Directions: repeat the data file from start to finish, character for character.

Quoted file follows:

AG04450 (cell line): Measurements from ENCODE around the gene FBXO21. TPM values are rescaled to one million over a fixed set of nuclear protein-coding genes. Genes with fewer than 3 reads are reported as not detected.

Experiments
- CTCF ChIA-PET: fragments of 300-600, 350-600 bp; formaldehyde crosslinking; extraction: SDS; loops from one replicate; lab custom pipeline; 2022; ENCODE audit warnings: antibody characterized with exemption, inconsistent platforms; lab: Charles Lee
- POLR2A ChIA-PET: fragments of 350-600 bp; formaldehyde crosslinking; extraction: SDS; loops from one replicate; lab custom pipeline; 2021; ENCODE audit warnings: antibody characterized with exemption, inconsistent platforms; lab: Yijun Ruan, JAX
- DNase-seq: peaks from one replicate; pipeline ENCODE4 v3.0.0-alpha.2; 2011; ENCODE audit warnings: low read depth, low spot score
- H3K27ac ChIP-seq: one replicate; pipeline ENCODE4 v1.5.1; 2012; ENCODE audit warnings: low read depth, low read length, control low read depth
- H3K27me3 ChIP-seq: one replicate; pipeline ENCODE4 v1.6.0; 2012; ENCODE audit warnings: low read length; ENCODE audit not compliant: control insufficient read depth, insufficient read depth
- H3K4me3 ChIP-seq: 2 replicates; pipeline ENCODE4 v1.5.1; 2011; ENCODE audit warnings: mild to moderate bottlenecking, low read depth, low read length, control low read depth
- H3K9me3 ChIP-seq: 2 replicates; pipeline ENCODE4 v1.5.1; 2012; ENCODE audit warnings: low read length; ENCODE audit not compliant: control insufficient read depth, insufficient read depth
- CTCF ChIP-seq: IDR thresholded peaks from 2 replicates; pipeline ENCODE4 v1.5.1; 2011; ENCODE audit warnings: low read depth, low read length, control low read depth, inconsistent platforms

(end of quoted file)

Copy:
AG04450 (cell line): Measurements from ENCODE around the gene FBXO21. TPM values are rescaled to one million over a fixed set of nuclear protein-coding genes. Genes with fewer than 3 reads are reported as not detected.

Experiments
- CTCF ChIA-PET: fragments of 300-600, 350-600 bp; formaldehyde crosslinking; extraction: SDS; loops from one replicate; lab custom pipeline; 2022; ENCODE audit warnings: antibody characterized with exemption, inconsistent platforms; lab: Charles Lee
- POLR2A ChIA-PET: fragments of 350-600 bp; formaldehyde crosslinking; extraction: SDS; loops from one replicate; lab custom pipeline; 2021; ENCODE audit warnings: antibody characterized with exemption, inconsistent platforms; lab: Yijun Ruan, JAX
- DNase-seq: peaks from one replicate; pipeline ENCODE4 v3.0.0-alpha.2; 2011; ENCODE audit warnings: low read depth, low spot score
- H3K27ac ChIP-seq: one replicate; pipeline ENCODE4 v1.5.1; 2012; ENCODE audit warnings: low read depth, low read length, control low read depth
- H3K27me3 ChIP-seq: one replicate; pipeline ENCODE4 v1.6.0; 2012; ENCODE audit warnings: low read length; ENCODE audit not compliant: control insufficient read depth, insufficient read depth
- H3K4me3 ChIP-seq: 2 replicates; pipeline ENCODE4 v1.5.1; 2011; ENCODE audit warnings: mild to moderate bottlenecking, low read depth, low read length, control low read depth
- H3K9me3 ChIP-seq: 2 replicates; pipeline ENCODE4 v1.5.1; 2012; ENCODE audit warnings: low read length; ENCODE audit not compliant: control insufficient read depth, insufficient read depth
- CTCF ChIP-seq: IDR thresholded peaks from 2 replicates; pipeline ENCODE4 v1.5.1; 2011; ENCODE audit warnings: low read depth, low read length, control low read depth, inconsistent platforms